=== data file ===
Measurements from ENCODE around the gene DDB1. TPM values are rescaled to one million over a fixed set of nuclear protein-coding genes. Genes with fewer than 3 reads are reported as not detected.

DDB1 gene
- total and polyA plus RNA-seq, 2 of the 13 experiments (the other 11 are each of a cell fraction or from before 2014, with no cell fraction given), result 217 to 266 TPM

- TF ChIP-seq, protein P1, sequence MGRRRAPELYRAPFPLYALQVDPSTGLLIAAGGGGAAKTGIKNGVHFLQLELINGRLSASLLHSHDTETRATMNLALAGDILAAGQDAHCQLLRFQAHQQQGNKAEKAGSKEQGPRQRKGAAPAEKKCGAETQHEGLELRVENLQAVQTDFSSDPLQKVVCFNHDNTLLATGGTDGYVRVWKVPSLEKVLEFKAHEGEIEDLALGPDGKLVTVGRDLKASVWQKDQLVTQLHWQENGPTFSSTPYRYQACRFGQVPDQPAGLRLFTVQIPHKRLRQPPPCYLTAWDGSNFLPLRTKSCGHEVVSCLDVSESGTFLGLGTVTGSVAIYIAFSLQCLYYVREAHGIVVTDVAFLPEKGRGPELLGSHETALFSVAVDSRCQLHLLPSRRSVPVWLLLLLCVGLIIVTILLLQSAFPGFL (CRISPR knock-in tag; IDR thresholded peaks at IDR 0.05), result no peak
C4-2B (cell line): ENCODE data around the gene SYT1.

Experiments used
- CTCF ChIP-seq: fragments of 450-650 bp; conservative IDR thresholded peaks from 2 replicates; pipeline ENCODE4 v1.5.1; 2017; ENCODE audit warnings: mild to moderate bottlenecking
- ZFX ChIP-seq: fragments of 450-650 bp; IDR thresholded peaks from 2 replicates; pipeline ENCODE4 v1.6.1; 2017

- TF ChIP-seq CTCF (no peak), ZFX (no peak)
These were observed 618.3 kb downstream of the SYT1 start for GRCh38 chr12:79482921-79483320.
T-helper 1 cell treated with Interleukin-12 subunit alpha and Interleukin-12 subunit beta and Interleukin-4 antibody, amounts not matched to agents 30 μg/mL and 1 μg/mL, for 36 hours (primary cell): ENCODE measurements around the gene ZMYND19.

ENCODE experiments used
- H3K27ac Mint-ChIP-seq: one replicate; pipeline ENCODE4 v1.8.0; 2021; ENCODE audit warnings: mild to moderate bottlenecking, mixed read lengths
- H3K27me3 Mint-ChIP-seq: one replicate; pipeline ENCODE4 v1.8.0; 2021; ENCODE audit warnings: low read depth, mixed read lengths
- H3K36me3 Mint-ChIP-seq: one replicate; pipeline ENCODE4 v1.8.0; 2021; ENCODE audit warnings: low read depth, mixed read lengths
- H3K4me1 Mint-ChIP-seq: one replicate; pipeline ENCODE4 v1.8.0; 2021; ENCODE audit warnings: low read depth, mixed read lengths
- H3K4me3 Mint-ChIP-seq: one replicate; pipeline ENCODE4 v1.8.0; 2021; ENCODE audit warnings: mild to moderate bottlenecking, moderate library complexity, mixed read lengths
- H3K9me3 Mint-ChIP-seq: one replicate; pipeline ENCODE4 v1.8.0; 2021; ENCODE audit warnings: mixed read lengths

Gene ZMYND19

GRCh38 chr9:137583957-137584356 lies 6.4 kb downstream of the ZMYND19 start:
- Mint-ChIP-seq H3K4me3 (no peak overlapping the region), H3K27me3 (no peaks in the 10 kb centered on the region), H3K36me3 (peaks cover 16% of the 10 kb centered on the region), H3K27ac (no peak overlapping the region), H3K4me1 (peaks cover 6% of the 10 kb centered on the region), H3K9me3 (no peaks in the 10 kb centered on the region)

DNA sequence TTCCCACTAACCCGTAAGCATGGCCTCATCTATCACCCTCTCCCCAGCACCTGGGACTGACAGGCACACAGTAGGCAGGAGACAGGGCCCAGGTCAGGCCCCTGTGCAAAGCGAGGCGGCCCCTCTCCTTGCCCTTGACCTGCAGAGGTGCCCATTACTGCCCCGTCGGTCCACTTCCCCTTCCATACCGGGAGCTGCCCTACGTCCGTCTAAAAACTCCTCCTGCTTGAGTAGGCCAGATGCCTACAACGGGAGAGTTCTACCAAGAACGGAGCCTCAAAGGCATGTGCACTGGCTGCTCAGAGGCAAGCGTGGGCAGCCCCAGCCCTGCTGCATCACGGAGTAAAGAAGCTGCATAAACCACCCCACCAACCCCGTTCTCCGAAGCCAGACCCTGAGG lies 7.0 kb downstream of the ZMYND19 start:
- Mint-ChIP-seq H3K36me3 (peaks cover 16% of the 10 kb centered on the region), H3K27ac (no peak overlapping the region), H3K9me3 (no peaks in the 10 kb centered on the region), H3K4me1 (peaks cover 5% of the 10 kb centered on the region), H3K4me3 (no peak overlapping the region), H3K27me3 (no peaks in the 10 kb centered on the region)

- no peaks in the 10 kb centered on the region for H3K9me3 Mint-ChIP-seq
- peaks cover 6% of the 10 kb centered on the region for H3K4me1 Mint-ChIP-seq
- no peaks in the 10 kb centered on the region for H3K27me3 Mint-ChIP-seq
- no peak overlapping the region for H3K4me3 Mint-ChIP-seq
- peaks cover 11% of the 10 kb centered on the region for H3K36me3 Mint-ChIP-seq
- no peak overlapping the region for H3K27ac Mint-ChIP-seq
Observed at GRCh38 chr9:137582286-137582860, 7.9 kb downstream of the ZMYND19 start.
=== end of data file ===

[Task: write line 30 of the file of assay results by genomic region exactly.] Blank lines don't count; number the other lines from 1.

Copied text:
Observed at GRCh38 chr9:137582286-137582860, 7.9 kb downstream of the ZMYND19 start.